This user also removed a high-quality source that made a claim he didn't like (that biology generally begins in ancient Greece), for no apparent reason other than he just doesn't like that. Athenean (talk) 07:35, 14 July 2015 (UTC)

That's what I wrote according to the source, but it says that real story "Western biology begins in Egypt", please read more carefully when deleting. Also, why did you remove the invention of medicin attributed to Egypt and everything related to it, explain yourself. --Evropariver (talk) 08:10, 14 July 2015 (UTC)

Did you read what I wrote above? Don't pretend you didn't see that. Your source contradicts itself. And why did you remove Lis Magner? Because you don't like it? That's not how we do things around here. And in case you hadn't noticed, this article is about biology, not medicine. Athenean (talk) 08:16, 14 July 2015 (UTC)

I will answer your question with the same question. Why did you remove Anthony Serafini, you don't like it or you didn't see it? Seriously, I don't know why, is Lis Magner a better writer or what? In my source an earlier period was covered, and both Greece and Egypt are represented in it, so keeping both statements would be too long. Is not medicine part of biology? Antony Serafini clearly states that Western biology begins in Egypt, why don't you mention that, don't make me quote the whole texts, [whoever wants may read it]. I wrote what was like the period until Aristotle, but why did you remove all the information about biology in Egypt, because you do not like it?--Evropariver (talk) 08:50, 14 July 2015 (UTC)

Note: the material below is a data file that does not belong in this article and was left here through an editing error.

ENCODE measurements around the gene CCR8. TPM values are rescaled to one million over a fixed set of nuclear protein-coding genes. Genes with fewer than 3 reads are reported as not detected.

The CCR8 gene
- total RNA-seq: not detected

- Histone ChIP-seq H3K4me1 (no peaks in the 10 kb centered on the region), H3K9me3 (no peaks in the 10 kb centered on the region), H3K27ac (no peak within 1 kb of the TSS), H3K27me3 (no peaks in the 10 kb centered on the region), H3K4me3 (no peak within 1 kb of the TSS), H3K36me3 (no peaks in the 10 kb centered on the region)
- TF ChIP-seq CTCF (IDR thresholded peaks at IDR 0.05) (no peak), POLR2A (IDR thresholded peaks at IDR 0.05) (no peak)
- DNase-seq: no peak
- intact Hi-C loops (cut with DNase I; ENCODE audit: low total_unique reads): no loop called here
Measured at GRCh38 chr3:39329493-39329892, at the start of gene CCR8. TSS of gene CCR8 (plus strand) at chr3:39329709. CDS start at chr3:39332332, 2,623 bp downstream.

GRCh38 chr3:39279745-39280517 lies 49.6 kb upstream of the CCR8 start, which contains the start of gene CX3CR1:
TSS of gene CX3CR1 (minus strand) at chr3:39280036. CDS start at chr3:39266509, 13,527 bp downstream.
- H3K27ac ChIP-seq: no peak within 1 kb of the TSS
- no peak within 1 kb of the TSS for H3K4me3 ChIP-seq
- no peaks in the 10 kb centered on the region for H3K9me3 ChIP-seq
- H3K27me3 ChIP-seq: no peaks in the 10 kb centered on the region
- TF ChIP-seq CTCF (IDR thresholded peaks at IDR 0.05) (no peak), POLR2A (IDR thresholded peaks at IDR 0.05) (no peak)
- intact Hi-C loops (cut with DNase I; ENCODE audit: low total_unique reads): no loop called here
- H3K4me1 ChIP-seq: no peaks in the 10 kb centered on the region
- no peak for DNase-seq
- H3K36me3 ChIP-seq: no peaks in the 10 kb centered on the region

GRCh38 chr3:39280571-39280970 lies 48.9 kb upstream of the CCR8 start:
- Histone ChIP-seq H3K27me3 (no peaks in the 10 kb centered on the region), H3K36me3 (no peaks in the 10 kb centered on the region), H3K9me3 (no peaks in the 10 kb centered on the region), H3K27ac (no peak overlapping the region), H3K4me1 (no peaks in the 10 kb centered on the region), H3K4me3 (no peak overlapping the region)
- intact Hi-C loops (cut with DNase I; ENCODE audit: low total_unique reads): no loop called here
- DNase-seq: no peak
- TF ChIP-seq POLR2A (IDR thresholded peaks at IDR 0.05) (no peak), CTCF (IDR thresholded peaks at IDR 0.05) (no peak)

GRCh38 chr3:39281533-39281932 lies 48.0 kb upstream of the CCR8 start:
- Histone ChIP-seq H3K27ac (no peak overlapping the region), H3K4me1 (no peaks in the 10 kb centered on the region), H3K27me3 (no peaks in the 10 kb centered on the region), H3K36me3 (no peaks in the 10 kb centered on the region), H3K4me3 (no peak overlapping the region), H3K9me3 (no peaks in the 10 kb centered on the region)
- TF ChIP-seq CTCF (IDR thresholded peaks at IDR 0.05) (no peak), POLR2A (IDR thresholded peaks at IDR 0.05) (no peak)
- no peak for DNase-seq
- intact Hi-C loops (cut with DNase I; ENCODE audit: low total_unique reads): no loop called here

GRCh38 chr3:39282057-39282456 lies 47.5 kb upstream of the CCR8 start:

I've come here because Evropariver posted on the Ancient Egypt wikiproject page about this dispute. The problem here is that Serafini makes a broad and subjective claim ("The real story of Western biology begins in Egypt" on page 2), but his claim is partly undermined by the facts he gives. He says "it was nearly impossible to separate magic and superstition from science" (p. 4) and, as Athenean points out, he also says "neither science per se nor organized biology really existed as a separate, organized body of thought" (p. 2). Many historians of science would no doubt argue that medical knowledge that is inextricably intertwined with magical beliefs—as it undoubtedly was in ancient Egypt—does not constitute biology. Besides, I don't know how much Egyptian medical knowledge contributed to the medical or biological knowledge of classical Greece.